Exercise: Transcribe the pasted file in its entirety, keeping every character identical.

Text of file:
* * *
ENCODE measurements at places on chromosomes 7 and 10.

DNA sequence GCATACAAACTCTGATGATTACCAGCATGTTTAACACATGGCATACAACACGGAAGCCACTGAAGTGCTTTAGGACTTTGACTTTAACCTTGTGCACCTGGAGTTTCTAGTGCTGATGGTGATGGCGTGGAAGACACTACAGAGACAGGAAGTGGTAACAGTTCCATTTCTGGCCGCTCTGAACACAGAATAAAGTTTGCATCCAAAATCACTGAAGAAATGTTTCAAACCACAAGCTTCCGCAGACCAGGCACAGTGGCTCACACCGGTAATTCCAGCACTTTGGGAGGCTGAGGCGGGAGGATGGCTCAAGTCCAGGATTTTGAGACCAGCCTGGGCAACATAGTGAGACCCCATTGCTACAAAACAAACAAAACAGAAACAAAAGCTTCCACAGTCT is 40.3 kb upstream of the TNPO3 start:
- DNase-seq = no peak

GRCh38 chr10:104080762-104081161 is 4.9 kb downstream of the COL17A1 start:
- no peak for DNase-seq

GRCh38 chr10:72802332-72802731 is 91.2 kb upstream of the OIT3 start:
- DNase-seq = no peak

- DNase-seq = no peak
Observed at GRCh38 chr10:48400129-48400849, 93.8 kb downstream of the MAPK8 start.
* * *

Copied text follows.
ENCODE measurements at places on chromosomes 7 and 10.

DNA sequence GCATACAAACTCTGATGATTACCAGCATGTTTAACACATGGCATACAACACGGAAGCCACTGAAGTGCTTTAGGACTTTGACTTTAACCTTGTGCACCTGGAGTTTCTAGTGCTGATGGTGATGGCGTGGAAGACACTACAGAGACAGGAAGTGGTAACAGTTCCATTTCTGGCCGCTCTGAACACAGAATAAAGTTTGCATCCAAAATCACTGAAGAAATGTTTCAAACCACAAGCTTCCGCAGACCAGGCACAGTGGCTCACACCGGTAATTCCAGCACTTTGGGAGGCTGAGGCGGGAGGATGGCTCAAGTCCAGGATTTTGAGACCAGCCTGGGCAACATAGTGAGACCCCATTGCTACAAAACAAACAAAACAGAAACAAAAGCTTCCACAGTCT is 40.3 kb upstream of the TNPO3 start:
- DNase-seq = no peak

GRCh38 chr10:104080762-104081161 is 4.9 kb downstream of the COL17A1 start:
- no peak for DNase-seq

GRCh38 chr10:72802332-72802731 is 91.2 kb upstream of the OIT3 start:
- DNase-seq = no peak

- DNase-seq = no peak
Observed at GRCh38 chr10:48400129-48400849, 93.8 kb downstream of the MAPK8 start.